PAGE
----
News & Features
June 2023: Currently Reading
By- 30 June 2023 - 12:49pm
If you attended our Autumn Edition this year, we want your feedback to help us with our planning
By- 30 June 2023 - 12:49pm
May was an exceptionally busy month for us at the Festival. If you came along to any of our events – whether in-person or online – thank you for your support! There’s still time to submit any feedback you might have for us – we really want to know how we can continue to improve.
Don’t forget that we have a one-off special event taking place on July 14th with Kate Mosse. You may be familiar with Kate’s extensive catalogue and her role in co-founding the Women’s Prize for Fiction. At this event, Kate will discuss her latest novel, The Ghost Ship. Book tickets via the website!
After the Festival, we had several children’s events that were an enormous success. We welcomed Lesley Parr and Joseph Coelho to Derby Theatre for a jam-packed Meet the Author event. It was great to see so many school children from Derby involved.
Later in the month, we welcomed the winners of the Derby Children’s Picture Book Award 2023 Anna Doherty and Alan Durant to talk all things Human Town. We held these events on Zoom and invited year 2 and 3 children from around Derby – we loved how interactive the sessions were.
Over the Summer we’re still focusing on our Community Engagement programmes, including Shared Reading, and we’re busy planning for our Autumn Edition, which is taking place from November 17-19. Keep visiting the website for author announcements and key dates for ticket sales.
Without further ado, here are the books we have been enjoying over the past month…
Sue Wall, Derby Book Festival Trustee and Interviewer: The Island of Longing by Anne Griffin
If you haven’t read any Anne Griffin yet, you are in for a treat. Her first book, When All is Said, topped the Sunday Times best-seller lists (and she came to Derby to talk about!), and has since been translated into many languages. Since then, she has written Listening Still, and her latest The Island of Longing. All her books are set in Ireland, and the reader gets a great sense of place, the surroundings, the culture, the close-knit nature of a community, but the emotions and feelings go beyond all national boundaries. The Island of Longing is a story about a missing child, and the impact on the family – it is a page-turner, but so well-written you find yourself savouring every word.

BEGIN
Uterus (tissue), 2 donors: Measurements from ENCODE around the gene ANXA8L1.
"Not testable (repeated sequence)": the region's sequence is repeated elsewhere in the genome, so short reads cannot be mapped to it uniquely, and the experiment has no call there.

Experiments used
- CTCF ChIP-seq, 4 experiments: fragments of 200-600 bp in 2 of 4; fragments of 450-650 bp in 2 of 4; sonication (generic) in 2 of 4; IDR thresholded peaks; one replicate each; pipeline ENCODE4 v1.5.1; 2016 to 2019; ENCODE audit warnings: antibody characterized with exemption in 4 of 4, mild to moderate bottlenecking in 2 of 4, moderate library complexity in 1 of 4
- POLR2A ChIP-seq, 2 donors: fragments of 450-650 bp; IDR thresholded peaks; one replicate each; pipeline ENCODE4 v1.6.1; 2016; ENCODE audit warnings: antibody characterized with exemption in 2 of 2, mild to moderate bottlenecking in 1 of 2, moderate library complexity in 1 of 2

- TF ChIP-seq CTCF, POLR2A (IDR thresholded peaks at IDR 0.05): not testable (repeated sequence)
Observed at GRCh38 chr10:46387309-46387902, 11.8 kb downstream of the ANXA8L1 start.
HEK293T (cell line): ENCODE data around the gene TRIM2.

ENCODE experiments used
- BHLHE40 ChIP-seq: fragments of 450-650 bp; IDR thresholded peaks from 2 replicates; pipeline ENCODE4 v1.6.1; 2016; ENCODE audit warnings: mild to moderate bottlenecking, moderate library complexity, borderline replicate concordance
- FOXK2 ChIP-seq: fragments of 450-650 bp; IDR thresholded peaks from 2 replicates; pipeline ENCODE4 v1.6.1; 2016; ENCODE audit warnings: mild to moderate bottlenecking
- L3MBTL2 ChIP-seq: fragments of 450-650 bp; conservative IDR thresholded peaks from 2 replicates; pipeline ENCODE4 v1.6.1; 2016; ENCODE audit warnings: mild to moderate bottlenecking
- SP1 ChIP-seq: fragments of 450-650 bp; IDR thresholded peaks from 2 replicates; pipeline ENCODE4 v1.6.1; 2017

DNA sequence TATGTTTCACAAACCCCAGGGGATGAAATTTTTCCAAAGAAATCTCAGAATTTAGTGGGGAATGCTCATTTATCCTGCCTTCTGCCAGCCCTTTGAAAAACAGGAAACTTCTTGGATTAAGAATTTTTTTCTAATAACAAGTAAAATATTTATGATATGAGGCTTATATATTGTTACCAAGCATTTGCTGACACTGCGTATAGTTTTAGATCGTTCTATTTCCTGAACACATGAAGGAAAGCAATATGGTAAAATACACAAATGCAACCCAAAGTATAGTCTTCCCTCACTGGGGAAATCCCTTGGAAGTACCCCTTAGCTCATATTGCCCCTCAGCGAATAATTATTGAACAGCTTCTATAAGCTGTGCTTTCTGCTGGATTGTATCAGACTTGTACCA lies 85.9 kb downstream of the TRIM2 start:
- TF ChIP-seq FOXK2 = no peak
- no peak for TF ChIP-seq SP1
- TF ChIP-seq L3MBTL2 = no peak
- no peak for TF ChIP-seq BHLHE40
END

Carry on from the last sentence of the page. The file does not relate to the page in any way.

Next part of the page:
Keith McLay, Derby Book Festival Trustee and Interviewer: Impossible by Erri De Luca
It is short in length, really only a novella, but of the books I read over the past four weeks, Erri De Luca’s Impossible continues to unsettle and resonate. It’s a text of many genres: crime, thriller, philosophy and of nature, but all are rendered in a lyrical literary style which is a joy to read. There’s no resolution and the characters are not easy, but you won’t stop ruminating on the ideas surveyed and the adamantine commitment to a political ideology which can seem alien in the context of today’s doctrinal relativism. So Impossible is also my summer read recommendation along with De Luca’s back catalogue: Me, You; God’s Mountain; Three Horses; and The Day Before Happiness, which I have embarked on with gusto.
Felicity, Festival Administrator:
I finished two books in June, Are You There, God? It’s Me Margaret by Judy Blume and When We Were Birds by Ayanna Lloyd Banwo. Two unique books, but both are captivating in different ways.
The reason I picked up Are You There, God? It’s Me Margaret is because I saw a trailer for the film and thought it looked really interesting, however, I will either read the book or watch the film – rarely both, so I opted to read the book. What I found interesting is that even though the book has been out for over 50 years, it doesn’t feel like it’s aged at all.
I read When We Were Birds because it was shortlisted for the Jhalak Prize and had some really positive reviews. I absolutely adored this book. Someone described it as a ‘love story at its’ heart’, and I would agree with this. My favourite things about this book are the characters, the descriptions, and the dialect, which transported me to Trinidad & Tobago. Would recommend!
I was lucky enough to receive an advanced copy of The Rachel Incident by Caroline O’Donoghue, which I’m currently reading – I read Promising Young Women last year and absolutely loved it and am planning to read everything by Caroline.
As ever, we’d love to know if you’ve read any of these books and what you think of them?
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